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Janna Sailor withstands resistance to her all-women orchestra
By
Robert Rowat

Published

October 19, 2016

Genre

"I initially had no intention of starting an orchestra at this point in my career, but fate seemed to have other ideas," says Janna Sailor, founding director of Allegra Chamber Orchestra (ACO), Vancouver's first all-women orchestra that gave its first concert in June. It was a fundraiser for Music Heals, an organization that supports music therapy programs in B.C.

"Originally I planned a small benefit with some of my close friends; we were going to play some Piazzolla, have chocolate and wine and raise money for a great cause," Sailor explained via email. "However, the response from players of all instruments wanting to take part was so positive that I thought, why not do Beethoven instead? Within a day of putting out the call for more players, I had a full orchestra of ladies willing to donate their time and talent for the inaugural concert, and Allegra was born."

Sailor, who holds a master's degree in violin performance from the University of British Columbia, honed her craft working with the Vancouver Opera Orchestra, l'Orchestre de la Francophonie and the National Academy Orchestra of Canada.

Janna Sailor conducts the National Academy Orchestra of Canada on June 18, 2015, at the Burlington Performing Arts Centre.

The ACO gave its second concert in August and has further concerts planned for October and November. Its website is barely able to keep up, a sign that the organization is, for the moment, a victim of its own success. While overwhelmed, Sailor isn't exactly suprised by the enthusiasm for the creation of an all-woman orchestra.

"There is truly something to be said for providing a safe space for women (or men, or any group) to work together creatively as one entity," she states. "The creation of this orchestra was not meant to be an exclusion of men, but a uniting of women on behalf of other women, while acknowledging and facing together the challenges unique to our gender in our industry."

Not everybody agrees, though.

"There have been factions that find the existence of an all-female orchestra offensive, and there are challenging comments and messages that I and the other staff members field on a daily basis. Unfortunately, [the existence of an all-women orchestra] seems to be taken as a discriminatory slight towards men, rather than women united to create music and social change," says Sailor, regretfully.

The comments generated by a June 2016 blog post on Slipped Disc, "Birth of an All-Woman Orchestra," illustrate the kind of resistance, ignorance and hostility Sailor faces. "So it will always be 'that day of the month' during rehearsals? Tough!," wrote commenter James; Christopher Rosevear commented, "Misandrist just as bad as misogynist;" and Erwin added, "Are males (and those who identify as male) allowed in the audience?"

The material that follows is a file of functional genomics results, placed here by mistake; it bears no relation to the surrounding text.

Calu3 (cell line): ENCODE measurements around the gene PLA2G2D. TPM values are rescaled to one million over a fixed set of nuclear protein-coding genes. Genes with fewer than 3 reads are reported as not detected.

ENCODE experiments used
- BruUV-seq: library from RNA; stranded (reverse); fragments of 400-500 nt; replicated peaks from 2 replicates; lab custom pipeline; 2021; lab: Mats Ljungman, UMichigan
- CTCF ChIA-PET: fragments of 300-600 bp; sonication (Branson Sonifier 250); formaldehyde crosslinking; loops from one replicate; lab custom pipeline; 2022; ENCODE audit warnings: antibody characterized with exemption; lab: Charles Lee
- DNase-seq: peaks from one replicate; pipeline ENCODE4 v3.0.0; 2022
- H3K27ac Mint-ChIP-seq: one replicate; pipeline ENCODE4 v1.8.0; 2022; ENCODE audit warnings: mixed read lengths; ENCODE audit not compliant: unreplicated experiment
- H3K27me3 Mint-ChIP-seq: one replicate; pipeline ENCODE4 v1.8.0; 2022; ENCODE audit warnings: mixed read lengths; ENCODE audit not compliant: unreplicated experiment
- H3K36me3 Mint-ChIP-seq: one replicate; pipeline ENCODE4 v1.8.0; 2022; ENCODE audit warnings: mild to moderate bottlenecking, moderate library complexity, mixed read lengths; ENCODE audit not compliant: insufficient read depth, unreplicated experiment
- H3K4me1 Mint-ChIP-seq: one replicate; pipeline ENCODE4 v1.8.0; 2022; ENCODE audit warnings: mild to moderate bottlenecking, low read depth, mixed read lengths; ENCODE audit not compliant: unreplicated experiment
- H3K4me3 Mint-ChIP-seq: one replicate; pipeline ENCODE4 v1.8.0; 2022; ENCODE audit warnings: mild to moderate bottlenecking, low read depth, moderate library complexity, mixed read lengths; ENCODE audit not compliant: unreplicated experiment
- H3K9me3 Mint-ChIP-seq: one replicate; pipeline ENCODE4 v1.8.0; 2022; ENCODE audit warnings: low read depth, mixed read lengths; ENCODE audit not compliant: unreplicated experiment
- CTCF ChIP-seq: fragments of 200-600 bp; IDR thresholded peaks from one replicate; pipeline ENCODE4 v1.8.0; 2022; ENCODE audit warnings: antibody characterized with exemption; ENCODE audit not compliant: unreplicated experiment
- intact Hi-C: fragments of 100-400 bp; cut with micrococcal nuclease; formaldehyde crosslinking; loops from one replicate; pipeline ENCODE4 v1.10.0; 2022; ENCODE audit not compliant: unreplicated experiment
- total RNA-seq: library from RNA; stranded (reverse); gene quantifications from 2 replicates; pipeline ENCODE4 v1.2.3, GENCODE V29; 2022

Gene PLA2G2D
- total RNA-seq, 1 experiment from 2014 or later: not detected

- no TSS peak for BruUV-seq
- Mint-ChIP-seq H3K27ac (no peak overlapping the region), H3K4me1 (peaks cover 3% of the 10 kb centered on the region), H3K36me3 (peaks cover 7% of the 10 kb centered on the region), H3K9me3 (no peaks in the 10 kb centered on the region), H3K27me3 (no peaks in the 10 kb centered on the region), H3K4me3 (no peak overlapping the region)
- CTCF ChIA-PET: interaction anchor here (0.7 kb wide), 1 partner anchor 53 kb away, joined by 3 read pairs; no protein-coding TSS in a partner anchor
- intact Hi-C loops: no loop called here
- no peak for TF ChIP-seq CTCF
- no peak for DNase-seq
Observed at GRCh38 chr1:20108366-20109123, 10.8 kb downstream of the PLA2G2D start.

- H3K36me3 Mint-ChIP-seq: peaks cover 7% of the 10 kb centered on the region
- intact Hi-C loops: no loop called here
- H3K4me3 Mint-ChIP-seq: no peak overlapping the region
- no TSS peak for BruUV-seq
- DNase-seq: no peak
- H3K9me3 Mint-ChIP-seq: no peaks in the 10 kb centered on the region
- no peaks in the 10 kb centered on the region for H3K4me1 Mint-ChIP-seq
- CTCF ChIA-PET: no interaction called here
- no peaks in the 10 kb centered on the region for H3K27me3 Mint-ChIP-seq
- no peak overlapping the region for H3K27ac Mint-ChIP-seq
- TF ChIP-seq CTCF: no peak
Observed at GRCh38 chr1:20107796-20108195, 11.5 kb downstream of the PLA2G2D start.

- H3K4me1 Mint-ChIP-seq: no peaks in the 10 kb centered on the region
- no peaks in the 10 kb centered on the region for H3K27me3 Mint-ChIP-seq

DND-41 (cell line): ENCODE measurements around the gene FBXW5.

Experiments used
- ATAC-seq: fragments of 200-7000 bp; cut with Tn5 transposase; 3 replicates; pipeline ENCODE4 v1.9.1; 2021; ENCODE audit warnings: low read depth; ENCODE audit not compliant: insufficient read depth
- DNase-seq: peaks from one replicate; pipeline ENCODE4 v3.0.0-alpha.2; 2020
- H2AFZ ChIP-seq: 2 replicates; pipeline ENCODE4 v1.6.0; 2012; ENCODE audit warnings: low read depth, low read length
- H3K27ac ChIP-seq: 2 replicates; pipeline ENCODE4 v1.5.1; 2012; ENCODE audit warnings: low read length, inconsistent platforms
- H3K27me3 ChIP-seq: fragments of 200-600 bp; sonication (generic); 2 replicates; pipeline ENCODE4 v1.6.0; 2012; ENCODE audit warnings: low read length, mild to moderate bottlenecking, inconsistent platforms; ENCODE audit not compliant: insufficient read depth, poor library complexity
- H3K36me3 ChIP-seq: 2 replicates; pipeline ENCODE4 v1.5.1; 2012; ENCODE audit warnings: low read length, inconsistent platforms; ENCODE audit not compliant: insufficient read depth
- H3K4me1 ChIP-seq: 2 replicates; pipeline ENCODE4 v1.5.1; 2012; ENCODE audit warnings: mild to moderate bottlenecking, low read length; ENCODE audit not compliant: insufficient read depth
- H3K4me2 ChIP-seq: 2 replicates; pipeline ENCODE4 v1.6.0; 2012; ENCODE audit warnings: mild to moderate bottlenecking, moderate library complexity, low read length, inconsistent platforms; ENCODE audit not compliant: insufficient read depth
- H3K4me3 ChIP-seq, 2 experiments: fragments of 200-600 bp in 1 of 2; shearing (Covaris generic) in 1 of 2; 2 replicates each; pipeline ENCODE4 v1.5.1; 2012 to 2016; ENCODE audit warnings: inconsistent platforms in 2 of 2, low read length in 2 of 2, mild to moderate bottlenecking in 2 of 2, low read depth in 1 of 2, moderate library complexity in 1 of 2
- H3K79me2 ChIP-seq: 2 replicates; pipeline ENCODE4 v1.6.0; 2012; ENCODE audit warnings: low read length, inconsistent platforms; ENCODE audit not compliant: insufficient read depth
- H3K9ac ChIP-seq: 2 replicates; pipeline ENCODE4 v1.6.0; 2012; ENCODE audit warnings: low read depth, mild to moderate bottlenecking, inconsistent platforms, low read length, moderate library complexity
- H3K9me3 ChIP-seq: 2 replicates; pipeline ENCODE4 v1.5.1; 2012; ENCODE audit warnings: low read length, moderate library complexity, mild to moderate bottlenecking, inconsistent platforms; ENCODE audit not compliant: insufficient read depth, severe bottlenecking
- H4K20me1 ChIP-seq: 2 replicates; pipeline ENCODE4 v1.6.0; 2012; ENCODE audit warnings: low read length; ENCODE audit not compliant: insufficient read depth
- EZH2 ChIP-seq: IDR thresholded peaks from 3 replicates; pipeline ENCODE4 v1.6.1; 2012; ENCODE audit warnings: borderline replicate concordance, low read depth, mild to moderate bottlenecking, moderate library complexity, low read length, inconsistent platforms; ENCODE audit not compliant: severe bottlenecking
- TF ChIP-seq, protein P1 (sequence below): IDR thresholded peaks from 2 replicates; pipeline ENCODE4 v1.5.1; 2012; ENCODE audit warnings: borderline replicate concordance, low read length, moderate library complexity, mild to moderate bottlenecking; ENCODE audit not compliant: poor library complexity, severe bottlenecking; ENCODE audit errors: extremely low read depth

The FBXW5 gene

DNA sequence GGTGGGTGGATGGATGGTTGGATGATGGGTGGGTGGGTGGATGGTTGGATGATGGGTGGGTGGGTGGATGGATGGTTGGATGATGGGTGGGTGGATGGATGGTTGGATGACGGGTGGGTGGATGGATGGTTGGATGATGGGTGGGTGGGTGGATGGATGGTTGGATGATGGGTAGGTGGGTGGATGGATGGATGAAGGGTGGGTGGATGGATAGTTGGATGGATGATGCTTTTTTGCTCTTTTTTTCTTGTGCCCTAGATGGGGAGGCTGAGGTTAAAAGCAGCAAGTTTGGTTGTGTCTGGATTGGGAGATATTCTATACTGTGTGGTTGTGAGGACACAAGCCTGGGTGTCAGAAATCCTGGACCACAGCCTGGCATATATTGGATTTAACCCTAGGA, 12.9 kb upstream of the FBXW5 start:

Violin Channel ran an article with the headline "All New Girls-Only Orchestra Launched in Canada."

"In addition to these articles being being factually incorrect, they are rather demeaning in tone, referring to 'girls only' rather than accomplished women and highly trained artists," reflects Sailor, adding, "I do find it interesting that this topic has stimulated so much talk about gender issues in the music industry, and I think it can be a healthy thing if we are respectful of one another and truly allow ourselves to see what is and what has existed in the past. Perhaps this initial resistance is to be expected as the ACO is one of the only all-female classical orchestras in the world, and we are in relatively uncharted territory with both our personal and social mandate."

A bigger purpose

That social mandate is articulated by the ACO's motto, "empowering women through music." Sailor explains: "From a musical standpoint, our vision is to ... improve music performance, conducting and composition opportunities for talented women musicians in general, most notably female First Nations, minority, gender spectrum and disabled musicians, and to foster greater participation of young and emerging women in chamber orchestral performance through mentorships in orchestral playing, conducting and composition."

This orientation explains the ACO's partnership with Music Heals. Its inaugural concert back in June raised enough money to establish a program at the WISH Drop-in Centre, a program for women on the street in Vancouver’s Downtown Eastside. "This was an incredibly rewarding project to work on," notes Sailor, "as music therapy was an initiative that the staff at WISH had been wanting to incorporate into their therapeutic offerings for some time, but hadn’t been possible due to lack of funding."

Each concert or event the ACO presents has a social-action mandate; upcoming events will support Compassion Globally, the Vancouver General Hospital, LGTBQ and First Nations communities, and efforts to help those suffering from mental health and HIV/AIDS.

With such an ambitious social mandate, one wonders whether striving for musical excellence is a priority for Sailor and the ACO, or if it's more about the process.

"We strive to create performances of the highest artistic merit, however not necessarily imitating the traditional classical orchestral model," she explains. "To be clear, we are not trying to emulate other major orchestras in our season output, rather to create versatile and meaningful programming of musical excellence that serves a bigger social action purpose, while creating diverse programmatic offerings of both modern-day and more traditional composers, world-class artists and rarely heard works."

The Allegra Chamber Orchestra performs at Strike a Chord, a benefit for Music Heals, on Thursday, Oct. 20, at 7 p.m. at Vancouver's Imperial performance space.

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